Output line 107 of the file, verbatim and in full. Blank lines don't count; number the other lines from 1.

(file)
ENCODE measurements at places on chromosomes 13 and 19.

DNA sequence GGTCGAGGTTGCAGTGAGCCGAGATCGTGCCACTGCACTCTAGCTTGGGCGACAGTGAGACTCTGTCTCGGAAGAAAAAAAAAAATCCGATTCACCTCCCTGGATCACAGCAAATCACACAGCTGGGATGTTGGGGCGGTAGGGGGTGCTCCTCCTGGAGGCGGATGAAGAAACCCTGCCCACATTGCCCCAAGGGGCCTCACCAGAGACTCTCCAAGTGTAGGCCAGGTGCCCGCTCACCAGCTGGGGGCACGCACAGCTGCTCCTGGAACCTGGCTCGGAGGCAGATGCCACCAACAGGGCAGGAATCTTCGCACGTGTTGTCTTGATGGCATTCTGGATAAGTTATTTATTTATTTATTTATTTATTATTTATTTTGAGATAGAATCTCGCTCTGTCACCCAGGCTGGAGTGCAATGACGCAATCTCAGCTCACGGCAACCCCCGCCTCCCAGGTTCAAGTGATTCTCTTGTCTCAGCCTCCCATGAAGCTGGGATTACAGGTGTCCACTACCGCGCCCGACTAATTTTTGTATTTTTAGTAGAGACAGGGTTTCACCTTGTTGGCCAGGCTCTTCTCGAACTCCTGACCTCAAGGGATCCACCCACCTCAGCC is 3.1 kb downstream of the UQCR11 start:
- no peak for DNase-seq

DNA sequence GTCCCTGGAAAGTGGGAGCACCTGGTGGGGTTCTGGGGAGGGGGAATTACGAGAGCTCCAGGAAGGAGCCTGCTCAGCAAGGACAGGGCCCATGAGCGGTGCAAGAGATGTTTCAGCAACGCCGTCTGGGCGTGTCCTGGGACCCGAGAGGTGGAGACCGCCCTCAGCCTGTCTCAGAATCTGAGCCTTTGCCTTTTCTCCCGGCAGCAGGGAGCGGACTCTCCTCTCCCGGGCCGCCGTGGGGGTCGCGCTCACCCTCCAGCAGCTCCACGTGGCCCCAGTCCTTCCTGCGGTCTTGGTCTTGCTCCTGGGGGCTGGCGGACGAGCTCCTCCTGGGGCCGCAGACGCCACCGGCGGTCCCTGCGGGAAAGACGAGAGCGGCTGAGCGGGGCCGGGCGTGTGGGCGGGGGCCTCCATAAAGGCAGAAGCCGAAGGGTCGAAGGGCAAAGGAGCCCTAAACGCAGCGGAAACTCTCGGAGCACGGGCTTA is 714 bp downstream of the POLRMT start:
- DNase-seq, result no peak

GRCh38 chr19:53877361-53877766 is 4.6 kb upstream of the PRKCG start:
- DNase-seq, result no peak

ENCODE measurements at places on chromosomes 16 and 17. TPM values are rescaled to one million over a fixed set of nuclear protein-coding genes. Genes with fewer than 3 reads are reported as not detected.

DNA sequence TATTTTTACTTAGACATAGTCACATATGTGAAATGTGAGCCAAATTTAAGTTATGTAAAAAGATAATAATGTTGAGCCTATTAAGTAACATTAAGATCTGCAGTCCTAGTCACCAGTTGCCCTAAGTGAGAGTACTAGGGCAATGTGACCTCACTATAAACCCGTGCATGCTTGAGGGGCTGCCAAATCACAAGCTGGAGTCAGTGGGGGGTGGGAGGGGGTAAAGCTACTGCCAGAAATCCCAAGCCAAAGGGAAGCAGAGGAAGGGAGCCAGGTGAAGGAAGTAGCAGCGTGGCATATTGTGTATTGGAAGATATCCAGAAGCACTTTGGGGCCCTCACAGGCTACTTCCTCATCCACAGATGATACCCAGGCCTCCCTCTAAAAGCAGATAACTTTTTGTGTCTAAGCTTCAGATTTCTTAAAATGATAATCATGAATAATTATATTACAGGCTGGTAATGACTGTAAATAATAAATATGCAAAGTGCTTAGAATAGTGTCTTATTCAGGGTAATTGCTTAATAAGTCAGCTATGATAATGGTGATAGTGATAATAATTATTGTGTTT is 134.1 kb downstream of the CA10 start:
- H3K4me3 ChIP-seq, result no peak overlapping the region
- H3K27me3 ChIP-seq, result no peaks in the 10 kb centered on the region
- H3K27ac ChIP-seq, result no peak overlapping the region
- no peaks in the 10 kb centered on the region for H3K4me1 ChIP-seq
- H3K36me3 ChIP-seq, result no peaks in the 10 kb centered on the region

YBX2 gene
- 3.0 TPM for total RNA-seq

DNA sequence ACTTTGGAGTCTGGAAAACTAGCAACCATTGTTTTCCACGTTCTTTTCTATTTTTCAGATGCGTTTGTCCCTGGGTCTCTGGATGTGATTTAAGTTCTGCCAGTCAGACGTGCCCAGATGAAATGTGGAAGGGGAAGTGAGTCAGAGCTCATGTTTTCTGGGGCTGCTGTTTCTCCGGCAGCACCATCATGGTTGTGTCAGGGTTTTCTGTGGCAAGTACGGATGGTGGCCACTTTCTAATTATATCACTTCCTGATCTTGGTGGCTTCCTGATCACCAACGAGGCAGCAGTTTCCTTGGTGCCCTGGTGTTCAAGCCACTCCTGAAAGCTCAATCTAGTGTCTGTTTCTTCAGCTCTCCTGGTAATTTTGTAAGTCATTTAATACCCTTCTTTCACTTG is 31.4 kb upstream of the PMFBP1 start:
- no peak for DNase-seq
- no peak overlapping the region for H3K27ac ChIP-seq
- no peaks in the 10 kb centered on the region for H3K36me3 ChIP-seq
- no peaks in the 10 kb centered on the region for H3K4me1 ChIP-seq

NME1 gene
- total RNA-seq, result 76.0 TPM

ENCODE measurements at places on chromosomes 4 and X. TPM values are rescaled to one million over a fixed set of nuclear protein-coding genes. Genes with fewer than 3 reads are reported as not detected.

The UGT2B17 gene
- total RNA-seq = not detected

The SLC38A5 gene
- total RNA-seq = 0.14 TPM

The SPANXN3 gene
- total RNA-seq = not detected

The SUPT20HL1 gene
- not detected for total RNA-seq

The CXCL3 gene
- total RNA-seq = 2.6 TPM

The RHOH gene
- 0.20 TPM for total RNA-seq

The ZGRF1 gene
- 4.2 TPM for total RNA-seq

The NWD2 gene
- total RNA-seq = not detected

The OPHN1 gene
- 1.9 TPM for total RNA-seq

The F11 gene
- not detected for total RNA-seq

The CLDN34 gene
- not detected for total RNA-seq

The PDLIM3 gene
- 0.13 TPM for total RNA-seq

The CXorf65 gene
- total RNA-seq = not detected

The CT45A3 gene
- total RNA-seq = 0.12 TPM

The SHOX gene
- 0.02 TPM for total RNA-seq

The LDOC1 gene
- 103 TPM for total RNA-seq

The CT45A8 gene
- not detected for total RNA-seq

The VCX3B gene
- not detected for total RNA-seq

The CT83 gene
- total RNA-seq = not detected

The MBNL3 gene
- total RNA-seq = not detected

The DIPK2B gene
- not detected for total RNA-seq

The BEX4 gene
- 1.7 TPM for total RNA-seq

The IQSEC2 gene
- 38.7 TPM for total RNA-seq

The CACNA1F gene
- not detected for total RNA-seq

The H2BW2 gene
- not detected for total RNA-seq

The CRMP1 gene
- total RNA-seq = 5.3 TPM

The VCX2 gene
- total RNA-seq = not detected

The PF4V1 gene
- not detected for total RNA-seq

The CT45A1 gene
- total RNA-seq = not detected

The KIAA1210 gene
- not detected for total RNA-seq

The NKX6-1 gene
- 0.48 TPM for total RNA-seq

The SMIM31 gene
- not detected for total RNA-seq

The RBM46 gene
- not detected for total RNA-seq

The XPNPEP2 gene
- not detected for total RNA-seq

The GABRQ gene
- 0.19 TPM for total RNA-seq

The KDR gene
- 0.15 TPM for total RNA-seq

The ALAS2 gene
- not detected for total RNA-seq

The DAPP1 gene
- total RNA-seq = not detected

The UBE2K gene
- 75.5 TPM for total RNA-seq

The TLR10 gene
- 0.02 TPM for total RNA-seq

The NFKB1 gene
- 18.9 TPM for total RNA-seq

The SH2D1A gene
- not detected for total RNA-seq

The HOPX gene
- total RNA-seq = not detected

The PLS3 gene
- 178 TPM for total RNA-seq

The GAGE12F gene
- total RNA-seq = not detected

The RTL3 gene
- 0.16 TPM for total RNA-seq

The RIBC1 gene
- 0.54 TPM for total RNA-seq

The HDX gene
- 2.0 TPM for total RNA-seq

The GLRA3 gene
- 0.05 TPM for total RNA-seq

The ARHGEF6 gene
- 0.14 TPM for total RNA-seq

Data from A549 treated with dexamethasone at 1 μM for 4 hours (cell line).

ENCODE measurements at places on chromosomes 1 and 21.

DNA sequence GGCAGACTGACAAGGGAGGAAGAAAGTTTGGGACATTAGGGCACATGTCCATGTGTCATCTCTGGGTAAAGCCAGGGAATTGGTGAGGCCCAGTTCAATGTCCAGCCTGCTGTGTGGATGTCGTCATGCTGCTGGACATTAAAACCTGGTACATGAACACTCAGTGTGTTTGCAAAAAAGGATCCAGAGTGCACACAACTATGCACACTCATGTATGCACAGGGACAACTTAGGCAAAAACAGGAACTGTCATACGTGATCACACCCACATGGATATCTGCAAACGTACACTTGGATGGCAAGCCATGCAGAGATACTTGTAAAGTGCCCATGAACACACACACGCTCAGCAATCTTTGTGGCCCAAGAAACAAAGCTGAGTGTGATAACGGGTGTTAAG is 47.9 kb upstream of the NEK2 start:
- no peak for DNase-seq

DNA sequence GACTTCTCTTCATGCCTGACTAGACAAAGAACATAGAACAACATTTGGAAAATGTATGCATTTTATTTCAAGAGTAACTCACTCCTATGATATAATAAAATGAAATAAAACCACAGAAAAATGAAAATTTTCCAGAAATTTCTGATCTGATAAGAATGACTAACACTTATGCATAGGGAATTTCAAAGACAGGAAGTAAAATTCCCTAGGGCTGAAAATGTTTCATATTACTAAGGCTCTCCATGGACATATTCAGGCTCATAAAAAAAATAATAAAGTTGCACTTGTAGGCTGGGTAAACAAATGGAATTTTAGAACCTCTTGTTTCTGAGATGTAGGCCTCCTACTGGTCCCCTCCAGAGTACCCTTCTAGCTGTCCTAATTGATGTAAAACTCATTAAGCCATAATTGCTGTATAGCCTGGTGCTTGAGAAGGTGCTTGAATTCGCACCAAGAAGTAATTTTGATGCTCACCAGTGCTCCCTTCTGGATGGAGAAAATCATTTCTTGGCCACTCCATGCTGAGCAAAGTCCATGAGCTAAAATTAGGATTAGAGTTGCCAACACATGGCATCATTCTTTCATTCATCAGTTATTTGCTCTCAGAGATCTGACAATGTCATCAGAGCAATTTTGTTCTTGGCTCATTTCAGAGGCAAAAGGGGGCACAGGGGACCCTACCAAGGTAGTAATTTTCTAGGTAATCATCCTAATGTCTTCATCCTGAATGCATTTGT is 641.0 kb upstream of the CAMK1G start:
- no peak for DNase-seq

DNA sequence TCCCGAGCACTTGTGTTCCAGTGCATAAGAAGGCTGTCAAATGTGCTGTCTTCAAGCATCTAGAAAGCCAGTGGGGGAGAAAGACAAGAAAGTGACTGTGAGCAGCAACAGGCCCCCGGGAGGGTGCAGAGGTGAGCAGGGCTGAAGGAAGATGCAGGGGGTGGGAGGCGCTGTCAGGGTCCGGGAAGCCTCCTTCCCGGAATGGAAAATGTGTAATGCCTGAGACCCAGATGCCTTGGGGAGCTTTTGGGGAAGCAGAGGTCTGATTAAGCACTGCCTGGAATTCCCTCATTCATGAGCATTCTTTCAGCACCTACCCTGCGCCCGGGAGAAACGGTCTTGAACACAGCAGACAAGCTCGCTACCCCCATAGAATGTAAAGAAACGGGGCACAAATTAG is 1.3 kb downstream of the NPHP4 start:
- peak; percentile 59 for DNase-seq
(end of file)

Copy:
The SH2D1A gene